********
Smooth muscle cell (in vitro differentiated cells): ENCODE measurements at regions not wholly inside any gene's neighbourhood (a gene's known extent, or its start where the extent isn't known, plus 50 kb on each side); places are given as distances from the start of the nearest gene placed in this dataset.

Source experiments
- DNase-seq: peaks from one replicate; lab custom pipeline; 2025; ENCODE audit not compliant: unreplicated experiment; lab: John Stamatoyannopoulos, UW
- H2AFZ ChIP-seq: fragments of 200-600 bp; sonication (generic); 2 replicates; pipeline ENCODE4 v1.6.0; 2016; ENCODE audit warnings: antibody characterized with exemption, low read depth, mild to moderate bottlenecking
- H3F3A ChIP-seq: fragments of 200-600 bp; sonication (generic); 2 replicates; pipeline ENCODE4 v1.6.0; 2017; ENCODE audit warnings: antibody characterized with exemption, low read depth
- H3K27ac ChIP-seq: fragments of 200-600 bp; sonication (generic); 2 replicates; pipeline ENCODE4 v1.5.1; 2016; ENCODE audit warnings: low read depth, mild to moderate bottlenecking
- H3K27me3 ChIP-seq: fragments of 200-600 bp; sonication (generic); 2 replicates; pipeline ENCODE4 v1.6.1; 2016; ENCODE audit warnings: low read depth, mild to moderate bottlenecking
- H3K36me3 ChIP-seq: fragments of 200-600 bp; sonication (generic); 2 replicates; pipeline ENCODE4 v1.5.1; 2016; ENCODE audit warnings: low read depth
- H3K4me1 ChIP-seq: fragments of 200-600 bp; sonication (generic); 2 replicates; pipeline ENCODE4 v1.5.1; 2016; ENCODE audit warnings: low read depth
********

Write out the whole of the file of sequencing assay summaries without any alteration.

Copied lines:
Smooth muscle cell (in vitro differentiated cells): ENCODE measurements at regions not wholly inside any gene's neighbourhood (a gene's known extent, or its start where the extent isn't known, plus 50 kb on each side); places are given as distances from the start of the nearest gene placed in this dataset.

Source experiments
- DNase-seq: peaks from one replicate; lab custom pipeline; 2025; ENCODE audit not compliant: unreplicated experiment; lab: John Stamatoyannopoulos, UW
- H2AFZ ChIP-seq: fragments of 200-600 bp; sonication (generic); 2 replicates; pipeline ENCODE4 v1.6.0; 2016; ENCODE audit warnings: antibody characterized with exemption, low read depth, mild to moderate bottlenecking
- H3F3A ChIP-seq: fragments of 200-600 bp; sonication (generic); 2 replicates; pipeline ENCODE4 v1.6.0; 2017; ENCODE audit warnings: antibody characterized with exemption, low read depth
- H3K27ac ChIP-seq: fragments of 200-600 bp; sonication (generic); 2 replicates; pipeline ENCODE4 v1.5.1; 2016; ENCODE audit warnings: low read depth, mild to moderate bottlenecking
- H3K27me3 ChIP-seq: fragments of 200-600 bp; sonication (generic); 2 replicates; pipeline ENCODE4 v1.6.1; 2016; ENCODE audit warnings: low read depth, mild to moderate bottlenecking
- H3K36me3 ChIP-seq: fragments of 200-600 bp; sonication (generic); 2 replicates; pipeline ENCODE4 v1.5.1; 2016; ENCODE audit warnings: low read depth
- H3K4me1 ChIP-seq: fragments of 200-600 bp; sonication (generic); 2 replicates; pipeline ENCODE4 v1.5.1; 2016; ENCODE audit warnings: low read depth